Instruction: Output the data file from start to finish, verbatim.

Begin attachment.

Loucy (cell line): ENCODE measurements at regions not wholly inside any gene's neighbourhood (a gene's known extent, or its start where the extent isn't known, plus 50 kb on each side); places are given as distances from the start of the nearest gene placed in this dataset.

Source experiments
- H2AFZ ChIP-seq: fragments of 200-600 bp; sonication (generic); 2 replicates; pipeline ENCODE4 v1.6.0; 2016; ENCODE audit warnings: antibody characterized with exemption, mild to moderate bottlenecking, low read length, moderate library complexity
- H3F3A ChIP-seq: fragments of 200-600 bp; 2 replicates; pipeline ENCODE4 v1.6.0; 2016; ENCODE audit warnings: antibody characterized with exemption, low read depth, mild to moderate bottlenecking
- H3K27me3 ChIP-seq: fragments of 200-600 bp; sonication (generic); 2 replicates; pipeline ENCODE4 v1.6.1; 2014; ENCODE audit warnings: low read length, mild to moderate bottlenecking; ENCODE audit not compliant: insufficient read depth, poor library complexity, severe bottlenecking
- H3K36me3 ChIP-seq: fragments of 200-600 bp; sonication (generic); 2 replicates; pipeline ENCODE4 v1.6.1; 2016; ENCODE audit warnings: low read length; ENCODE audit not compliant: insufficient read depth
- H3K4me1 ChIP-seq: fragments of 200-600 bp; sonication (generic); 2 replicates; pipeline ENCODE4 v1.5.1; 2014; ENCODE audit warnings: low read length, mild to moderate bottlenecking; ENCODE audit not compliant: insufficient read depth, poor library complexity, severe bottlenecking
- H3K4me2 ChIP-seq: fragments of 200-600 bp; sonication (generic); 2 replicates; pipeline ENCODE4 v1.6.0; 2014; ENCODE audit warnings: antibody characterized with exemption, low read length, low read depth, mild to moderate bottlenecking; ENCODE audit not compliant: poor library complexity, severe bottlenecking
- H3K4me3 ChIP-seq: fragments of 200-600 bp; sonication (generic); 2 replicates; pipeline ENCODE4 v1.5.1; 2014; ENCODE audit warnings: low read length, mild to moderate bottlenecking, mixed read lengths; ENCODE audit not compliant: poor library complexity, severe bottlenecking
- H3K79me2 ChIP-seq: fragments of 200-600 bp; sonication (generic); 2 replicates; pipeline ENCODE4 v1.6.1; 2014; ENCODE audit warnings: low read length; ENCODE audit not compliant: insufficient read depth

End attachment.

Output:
Loucy (cell line): ENCODE measurements at regions not wholly inside any gene's neighbourhood (a gene's known extent, or its start where the extent isn't known, plus 50 kb on each side); places are given as distances from the start of the nearest gene placed in this dataset.

Source experiments
- H2AFZ ChIP-seq: fragments of 200-600 bp; sonication (generic); 2 replicates; pipeline ENCODE4 v1.6.0; 2016; ENCODE audit warnings: antibody characterized with exemption, mild to moderate bottlenecking, low read length, moderate library complexity
- H3F3A ChIP-seq: fragments of 200-600 bp; 2 replicates; pipeline ENCODE4 v1.6.0; 2016; ENCODE audit warnings: antibody characterized with exemption, low read depth, mild to moderate bottlenecking
- H3K27me3 ChIP-seq: fragments of 200-600 bp; sonication (generic); 2 replicates; pipeline ENCODE4 v1.6.1; 2014; ENCODE audit warnings: low read length, mild to moderate bottlenecking; ENCODE audit not compliant: insufficient read depth, poor library complexity, severe bottlenecking
- H3K36me3 ChIP-seq: fragments of 200-600 bp; sonication (generic); 2 replicates; pipeline ENCODE4 v1.6.1; 2016; ENCODE audit warnings: low read length; ENCODE audit not compliant: insufficient read depth
- H3K4me1 ChIP-seq: fragments of 200-600 bp; sonication (generic); 2 replicates; pipeline ENCODE4 v1.5.1; 2014; ENCODE audit warnings: low read length, mild to moderate bottlenecking; ENCODE audit not compliant: insufficient read depth, poor library complexity, severe bottlenecking
- H3K4me2 ChIP-seq: fragments of 200-600 bp; sonication (generic); 2 replicates; pipeline ENCODE4 v1.6.0; 2014; ENCODE audit warnings: antibody characterized with exemption, low read length, low read depth, mild to moderate bottlenecking; ENCODE audit not compliant: poor library complexity, severe bottlenecking
- H3K4me3 ChIP-seq: fragments of 200-600 bp; sonication (generic); 2 replicates; pipeline ENCODE4 v1.5.1; 2014; ENCODE audit warnings: low read length, mild to moderate bottlenecking, mixed read lengths; ENCODE audit not compliant: poor library complexity, severe bottlenecking
- H3K79me2 ChIP-seq: fragments of 200-600 bp; sonication (generic); 2 replicates; pipeline ENCODE4 v1.6.1; 2014; ENCODE audit warnings: low read length; ENCODE audit not compliant: insufficient read depth